Coming of age in the crucible of war
The First World War and the expansion of the Canadian Red Cross Society’s humanitarian vision
in The Red Cross Movement
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When the Canadian Red Cross (CRCS) was created in 1896 as the first colonial branch of the British Red Cross, it held closely to the Red Cross Movement’s founding vision of inactivity in peacetime. While other national Red Cross societies expanded beyond the provisions of the Geneva Conventions, the CRCS did not – and, as a result, failed to thrive. This chapter will examine the role of the First World War in transforming the CRCS into a nationwide patriotic and humanitarian cause, its wartime work fuelled by British imperialism and an emerging sense of English-Canadian nationalism born of the war. The CRCS’s evolution between 1914 and 1919 therefore offers a useful case study of how intersecting national, imperial and transnational forces shaped the evolution of one humanitarian organisation.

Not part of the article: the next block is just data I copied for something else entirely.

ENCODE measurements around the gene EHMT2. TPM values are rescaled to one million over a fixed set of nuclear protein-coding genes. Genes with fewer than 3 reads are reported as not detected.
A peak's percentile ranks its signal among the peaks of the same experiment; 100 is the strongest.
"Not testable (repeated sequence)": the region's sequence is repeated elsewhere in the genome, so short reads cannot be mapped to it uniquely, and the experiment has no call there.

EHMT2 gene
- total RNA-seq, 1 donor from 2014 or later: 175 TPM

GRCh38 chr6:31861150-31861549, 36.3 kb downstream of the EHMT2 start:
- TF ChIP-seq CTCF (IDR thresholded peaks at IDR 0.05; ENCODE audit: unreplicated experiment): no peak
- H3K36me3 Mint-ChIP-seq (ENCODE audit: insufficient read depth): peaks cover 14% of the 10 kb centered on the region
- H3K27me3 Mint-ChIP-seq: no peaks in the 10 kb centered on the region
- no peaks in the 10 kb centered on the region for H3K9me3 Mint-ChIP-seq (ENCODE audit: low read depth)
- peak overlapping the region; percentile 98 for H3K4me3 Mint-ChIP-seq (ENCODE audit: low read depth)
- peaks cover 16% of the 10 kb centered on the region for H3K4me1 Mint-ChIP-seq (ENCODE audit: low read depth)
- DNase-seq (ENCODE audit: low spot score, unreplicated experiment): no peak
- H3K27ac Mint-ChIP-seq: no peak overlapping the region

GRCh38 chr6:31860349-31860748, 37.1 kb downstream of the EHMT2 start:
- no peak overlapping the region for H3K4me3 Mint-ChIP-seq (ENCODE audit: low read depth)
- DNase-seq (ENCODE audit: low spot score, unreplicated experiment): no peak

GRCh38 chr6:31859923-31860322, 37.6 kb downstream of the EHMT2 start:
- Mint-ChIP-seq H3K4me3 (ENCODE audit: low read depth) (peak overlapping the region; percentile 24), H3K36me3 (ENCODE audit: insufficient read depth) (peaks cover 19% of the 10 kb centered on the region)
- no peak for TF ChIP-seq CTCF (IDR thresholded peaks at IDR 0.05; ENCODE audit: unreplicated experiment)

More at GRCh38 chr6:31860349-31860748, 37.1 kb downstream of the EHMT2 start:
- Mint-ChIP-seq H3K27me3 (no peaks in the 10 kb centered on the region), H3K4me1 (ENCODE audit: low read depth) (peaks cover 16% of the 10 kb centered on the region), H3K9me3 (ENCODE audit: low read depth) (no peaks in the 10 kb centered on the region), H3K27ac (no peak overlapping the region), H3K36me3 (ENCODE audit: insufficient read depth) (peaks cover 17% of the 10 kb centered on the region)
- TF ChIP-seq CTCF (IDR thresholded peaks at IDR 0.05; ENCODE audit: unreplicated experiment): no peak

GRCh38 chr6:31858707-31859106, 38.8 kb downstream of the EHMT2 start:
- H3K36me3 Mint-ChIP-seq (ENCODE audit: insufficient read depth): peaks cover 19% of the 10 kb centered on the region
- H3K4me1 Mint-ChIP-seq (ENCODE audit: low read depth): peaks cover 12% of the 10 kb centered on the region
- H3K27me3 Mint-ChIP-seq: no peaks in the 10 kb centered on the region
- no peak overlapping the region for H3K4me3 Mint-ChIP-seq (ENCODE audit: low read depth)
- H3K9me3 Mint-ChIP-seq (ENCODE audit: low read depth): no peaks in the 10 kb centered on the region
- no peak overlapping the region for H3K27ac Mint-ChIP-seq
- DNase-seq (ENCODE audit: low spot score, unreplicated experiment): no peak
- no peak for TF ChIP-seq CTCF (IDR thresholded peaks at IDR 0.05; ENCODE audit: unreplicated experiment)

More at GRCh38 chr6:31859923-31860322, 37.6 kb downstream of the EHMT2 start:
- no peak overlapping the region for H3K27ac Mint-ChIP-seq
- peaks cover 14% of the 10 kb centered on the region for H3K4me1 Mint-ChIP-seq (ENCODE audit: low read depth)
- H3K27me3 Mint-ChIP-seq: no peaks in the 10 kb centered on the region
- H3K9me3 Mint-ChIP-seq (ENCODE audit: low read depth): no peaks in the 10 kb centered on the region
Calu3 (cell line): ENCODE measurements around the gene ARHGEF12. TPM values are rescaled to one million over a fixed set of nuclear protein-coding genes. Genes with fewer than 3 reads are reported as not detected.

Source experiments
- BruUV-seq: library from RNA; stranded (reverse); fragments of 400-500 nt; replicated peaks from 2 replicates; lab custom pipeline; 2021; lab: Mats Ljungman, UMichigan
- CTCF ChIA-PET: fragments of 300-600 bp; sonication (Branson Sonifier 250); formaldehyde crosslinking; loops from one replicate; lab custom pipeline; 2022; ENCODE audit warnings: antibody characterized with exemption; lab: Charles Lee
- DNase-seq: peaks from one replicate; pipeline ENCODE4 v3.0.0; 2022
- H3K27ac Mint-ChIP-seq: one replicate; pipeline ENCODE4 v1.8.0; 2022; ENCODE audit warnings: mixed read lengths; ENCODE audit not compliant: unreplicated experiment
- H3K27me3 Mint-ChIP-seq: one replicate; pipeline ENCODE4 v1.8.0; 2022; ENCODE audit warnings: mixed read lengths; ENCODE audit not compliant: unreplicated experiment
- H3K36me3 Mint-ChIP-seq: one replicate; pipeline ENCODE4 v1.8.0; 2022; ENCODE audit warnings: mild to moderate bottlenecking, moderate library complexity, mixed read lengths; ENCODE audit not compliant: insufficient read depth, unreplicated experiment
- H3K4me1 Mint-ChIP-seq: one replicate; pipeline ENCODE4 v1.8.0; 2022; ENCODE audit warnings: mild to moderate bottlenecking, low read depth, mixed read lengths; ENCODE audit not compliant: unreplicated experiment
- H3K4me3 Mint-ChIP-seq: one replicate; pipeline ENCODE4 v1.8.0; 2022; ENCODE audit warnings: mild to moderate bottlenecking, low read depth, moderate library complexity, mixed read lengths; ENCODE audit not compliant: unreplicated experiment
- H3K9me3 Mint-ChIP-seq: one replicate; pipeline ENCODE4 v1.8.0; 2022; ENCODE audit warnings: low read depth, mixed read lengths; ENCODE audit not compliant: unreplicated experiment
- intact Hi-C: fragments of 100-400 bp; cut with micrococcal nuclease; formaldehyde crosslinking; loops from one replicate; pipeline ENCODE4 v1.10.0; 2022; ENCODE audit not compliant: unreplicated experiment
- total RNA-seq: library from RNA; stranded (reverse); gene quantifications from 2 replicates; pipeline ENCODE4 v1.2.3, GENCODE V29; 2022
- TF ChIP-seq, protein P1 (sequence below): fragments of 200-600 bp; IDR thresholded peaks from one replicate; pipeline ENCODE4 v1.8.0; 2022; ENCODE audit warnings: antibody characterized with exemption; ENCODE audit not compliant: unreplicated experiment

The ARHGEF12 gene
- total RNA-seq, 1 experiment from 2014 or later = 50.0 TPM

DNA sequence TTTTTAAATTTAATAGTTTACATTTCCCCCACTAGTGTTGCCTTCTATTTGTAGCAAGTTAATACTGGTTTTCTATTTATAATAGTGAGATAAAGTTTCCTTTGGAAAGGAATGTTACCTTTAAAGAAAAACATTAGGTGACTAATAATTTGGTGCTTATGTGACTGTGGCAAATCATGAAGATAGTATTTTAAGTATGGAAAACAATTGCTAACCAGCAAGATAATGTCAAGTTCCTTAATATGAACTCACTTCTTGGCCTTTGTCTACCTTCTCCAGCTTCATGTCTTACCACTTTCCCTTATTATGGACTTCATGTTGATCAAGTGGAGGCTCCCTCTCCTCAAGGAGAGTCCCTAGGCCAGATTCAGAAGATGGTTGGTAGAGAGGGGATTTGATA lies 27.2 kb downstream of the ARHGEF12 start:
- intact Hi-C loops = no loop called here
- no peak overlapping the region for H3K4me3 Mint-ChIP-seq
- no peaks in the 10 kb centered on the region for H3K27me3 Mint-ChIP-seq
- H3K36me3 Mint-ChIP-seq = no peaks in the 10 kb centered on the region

The Red Cross Movement

Myths, practices, turning points

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